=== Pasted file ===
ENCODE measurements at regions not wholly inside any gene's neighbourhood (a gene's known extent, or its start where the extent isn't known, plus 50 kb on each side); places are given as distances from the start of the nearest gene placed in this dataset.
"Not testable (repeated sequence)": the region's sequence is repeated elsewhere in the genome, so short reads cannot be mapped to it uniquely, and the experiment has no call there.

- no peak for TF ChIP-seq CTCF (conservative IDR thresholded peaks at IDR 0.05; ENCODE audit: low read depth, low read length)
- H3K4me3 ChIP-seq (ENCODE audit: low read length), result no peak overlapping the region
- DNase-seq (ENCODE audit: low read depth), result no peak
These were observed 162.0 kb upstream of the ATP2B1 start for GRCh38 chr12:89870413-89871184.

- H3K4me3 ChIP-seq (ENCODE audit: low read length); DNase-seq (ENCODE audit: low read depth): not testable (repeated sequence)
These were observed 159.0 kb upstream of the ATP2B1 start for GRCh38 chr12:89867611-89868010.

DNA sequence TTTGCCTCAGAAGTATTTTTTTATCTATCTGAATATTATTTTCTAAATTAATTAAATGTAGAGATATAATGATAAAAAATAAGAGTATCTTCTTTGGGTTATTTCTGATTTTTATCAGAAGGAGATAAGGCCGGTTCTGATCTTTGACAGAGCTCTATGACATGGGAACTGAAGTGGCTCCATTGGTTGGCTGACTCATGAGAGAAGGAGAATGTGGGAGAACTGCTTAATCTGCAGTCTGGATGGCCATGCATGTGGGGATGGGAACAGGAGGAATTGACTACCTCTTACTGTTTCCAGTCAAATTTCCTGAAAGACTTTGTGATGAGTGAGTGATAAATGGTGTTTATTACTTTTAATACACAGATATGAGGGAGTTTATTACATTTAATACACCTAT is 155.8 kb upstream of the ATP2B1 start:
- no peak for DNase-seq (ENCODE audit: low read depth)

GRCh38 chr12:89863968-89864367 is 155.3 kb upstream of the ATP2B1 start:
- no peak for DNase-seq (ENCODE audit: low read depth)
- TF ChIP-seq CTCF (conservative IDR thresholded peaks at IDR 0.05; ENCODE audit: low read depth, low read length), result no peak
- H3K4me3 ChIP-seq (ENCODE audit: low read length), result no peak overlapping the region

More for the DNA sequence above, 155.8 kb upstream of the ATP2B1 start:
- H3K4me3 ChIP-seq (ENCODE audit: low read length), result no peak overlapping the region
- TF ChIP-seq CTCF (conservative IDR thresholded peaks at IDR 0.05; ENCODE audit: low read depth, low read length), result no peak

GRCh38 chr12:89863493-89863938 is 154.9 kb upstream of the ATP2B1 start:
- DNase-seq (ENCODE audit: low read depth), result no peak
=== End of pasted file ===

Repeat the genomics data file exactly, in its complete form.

ENCODE measurements at regions not wholly inside any gene's neighbourhood (a gene's known extent, or its start where the extent isn't known, plus 50 kb on each side); places are given as distances from the start of the nearest gene placed in this dataset.
"Not testable (repeated sequence)": the region's sequence is repeated elsewhere in the genome, so short reads cannot be mapped to it uniquely, and the experiment has no call there.

- no peak for TF ChIP-seq CTCF (conservative IDR thresholded peaks at IDR 0.05; ENCODE audit: low read depth, low read length)
- H3K4me3 ChIP-seq (ENCODE audit: low read length), result no peak overlapping the region
- DNase-seq (ENCODE audit: low read depth), result no peak
These were observed 162.0 kb upstream of the ATP2B1 start for GRCh38 chr12:89870413-89871184.

- H3K4me3 ChIP-seq (ENCODE audit: low read length); DNase-seq (ENCODE audit: low read depth): not testable (repeated sequence)
These were observed 159.0 kb upstream of the ATP2B1 start for GRCh38 chr12:89867611-89868010.

DNA sequence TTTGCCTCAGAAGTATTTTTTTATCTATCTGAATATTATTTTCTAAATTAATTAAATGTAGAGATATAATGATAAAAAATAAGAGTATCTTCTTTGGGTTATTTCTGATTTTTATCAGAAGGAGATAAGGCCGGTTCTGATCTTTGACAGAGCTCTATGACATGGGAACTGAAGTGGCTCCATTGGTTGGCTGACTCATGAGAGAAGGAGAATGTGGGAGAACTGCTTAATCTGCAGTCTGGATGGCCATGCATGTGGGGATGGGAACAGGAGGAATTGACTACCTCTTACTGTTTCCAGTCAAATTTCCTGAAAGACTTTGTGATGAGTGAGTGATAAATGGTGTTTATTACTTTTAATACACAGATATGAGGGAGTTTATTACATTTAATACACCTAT is 155.8 kb upstream of the ATP2B1 start:
- no peak for DNase-seq (ENCODE audit: low read depth)

GRCh38 chr12:89863968-89864367 is 155.3 kb upstream of the ATP2B1 start:
- no peak for DNase-seq (ENCODE audit: low read depth)
- TF ChIP-seq CTCF (conservative IDR thresholded peaks at IDR 0.05; ENCODE audit: low read depth, low read length), result no peak
- H3K4me3 ChIP-seq (ENCODE audit: low read length), result no peak overlapping the region

More for the DNA sequence above, 155.8 kb upstream of the ATP2B1 start:
- H3K4me3 ChIP-seq (ENCODE audit: low read length), result no peak overlapping the region
- TF ChIP-seq CTCF (conservative IDR thresholded peaks at IDR 0.05; ENCODE audit: low read depth, low read length), result no peak

GRCh38 chr12:89863493-89863938 is 154.9 kb upstream of the ATP2B1 start:
- DNase-seq (ENCODE audit: low read depth), result no peak